The son of a disabled artist who posed for a famous Trafalgar Square sculpture while pregnant with him has died aged 19.
Parys Lapper died suddenly last week, his family said.
His mother Alison Lapper, who was born with shortened legs and no arms, posed nude for the artwork mounted on the square’s fourth plinth in 2005.
Her fiance has appealed to bikers to escort Parys on his final journey to Worthing Crematorium on Thursday.
On Facebook Si Clift said Parys was a “mischievous, generous, kind, loving, frustrating, cheeky, forgiving, beautiful boy”.
He was “his own man” and “a good son”, Mr Clift said.
Mr Clift said he and Ms Lapper had been “blown away” by people’s kindness, humbled by their kind sentiments, and overwhelmed by messages of support.
He added: “Please take away from this a realisation that you are not alone, that you can talk and not to hold things within.
“Whatever it is, there is help.”
Ms Lapper “would absolutely love to see as many noisy motorbikes as possible to escort Parys on his final journey”, he said.
They will accompany him from her home in Shoreham-by-Sea, West Sussex.
The family is also holding an open house on Tuesday evening for his friends to decorate, paint, stick messages or sign their names on his empty coffin.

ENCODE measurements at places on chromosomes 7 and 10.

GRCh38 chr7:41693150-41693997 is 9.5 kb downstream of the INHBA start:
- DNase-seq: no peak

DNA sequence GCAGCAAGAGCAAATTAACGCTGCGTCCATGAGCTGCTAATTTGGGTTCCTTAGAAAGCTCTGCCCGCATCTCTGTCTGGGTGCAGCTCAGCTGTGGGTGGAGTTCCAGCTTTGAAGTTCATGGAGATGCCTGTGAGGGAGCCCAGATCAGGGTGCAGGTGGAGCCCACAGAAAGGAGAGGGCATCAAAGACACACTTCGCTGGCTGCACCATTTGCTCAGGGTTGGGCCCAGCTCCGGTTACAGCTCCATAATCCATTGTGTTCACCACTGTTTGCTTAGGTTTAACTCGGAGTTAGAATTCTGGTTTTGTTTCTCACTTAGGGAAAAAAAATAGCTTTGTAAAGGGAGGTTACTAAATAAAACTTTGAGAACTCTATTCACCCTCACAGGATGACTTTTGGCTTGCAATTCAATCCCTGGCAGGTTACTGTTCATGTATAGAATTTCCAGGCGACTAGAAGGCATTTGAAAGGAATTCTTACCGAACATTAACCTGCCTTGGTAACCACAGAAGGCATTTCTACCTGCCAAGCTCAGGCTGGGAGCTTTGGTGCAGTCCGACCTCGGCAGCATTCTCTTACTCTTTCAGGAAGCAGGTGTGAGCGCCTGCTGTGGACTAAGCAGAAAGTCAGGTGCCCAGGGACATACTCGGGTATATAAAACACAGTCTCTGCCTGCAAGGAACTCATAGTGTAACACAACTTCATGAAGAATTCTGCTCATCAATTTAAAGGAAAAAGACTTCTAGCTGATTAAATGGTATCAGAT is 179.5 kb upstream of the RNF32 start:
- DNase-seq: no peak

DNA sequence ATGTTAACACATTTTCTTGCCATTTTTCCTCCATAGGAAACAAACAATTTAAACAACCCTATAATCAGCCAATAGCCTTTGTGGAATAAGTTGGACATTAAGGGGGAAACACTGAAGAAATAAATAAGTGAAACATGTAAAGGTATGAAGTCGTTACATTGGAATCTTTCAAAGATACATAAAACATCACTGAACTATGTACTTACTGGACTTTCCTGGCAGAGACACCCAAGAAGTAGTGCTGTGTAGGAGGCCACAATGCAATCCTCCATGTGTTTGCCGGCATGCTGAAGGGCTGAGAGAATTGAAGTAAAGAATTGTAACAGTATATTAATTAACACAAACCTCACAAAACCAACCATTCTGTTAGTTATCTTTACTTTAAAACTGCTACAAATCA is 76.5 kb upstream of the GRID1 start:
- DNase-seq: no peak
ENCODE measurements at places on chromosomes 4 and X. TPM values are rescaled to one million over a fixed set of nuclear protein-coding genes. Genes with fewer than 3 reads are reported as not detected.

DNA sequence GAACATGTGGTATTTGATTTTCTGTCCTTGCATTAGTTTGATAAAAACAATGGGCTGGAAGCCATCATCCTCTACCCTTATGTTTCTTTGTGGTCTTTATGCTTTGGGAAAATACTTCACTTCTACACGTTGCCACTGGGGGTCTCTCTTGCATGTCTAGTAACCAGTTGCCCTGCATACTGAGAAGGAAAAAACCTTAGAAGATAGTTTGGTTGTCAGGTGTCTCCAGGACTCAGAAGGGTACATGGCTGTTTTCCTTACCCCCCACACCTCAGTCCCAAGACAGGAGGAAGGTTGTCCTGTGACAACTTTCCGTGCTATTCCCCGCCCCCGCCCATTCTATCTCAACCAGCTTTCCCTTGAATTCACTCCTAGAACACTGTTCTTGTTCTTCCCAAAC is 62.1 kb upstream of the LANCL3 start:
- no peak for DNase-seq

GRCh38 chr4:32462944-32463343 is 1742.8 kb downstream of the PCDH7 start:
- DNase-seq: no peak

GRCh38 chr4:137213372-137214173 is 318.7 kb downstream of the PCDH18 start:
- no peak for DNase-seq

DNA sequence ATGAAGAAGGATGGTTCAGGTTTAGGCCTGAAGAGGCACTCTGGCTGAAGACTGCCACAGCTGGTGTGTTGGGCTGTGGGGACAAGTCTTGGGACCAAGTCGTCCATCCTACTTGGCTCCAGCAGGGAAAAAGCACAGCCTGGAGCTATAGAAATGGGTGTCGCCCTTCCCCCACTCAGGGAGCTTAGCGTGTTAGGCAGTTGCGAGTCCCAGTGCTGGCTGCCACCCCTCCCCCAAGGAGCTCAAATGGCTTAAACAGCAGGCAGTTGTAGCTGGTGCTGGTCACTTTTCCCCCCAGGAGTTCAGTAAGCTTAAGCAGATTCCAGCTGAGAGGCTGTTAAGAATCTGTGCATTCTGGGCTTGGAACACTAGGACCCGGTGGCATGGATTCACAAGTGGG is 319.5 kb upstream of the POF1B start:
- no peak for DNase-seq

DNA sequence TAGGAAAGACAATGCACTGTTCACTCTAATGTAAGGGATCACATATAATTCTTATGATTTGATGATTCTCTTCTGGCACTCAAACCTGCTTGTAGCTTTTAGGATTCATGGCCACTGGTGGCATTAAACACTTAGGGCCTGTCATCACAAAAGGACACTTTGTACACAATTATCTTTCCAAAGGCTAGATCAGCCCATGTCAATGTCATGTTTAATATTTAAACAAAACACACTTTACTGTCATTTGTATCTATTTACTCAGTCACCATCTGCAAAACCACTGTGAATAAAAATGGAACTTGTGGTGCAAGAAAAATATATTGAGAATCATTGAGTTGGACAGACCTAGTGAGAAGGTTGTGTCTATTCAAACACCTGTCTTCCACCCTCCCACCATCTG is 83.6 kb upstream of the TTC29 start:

Ms Lapper co-hosted the 2016 BBC Four show No Body’s Perfect with fashion photographer Rankin, exploring how digital photography, social media and selfie culture had affected people’s sense of identity.
Parys also made appearances on screen as one of the stars on the BBC series Child Of Our Time, which tracks millennial babies from their infancy into their young adult lives.
More than 350 people were arrested across both days of the Notting Hill Carnival, the Met Police has said.
A Section 60 order, giving police additional stop and search powers, was enforced on Monday after reports of “incidents of violence”.
Thirty officers suffered minor injuries at the event, with 37 people held for assaults on police.
Cdr Dave Musker said he was “happy” with how Carnival went but “extremely disappointed” by the attacks.
“Officers put themselves on the frontline and should, under no circumstance be assaulted for protecting the public,” Cdr Musker, who was the Met’s lead officer for the event, said.
By 22:00 BST on Monday, 353 arrests had been made with 111 on Sunday and 242 on the second day of the event.
The majority – some 162 – were for drugs, while 34 were for possession of offensive weapons, 31 for public order offences and 10 for sexual attacks.
An additional 30 arrests related to the event were made by British Transport Police on London’s transport network.
A Section 60 order had been authorised for specific stations, lines, and trains on Monday “to protect the travelling public and prevent serious violence”, the force said.
More than one million people attended the festivities as record temperatures were recorded in west London.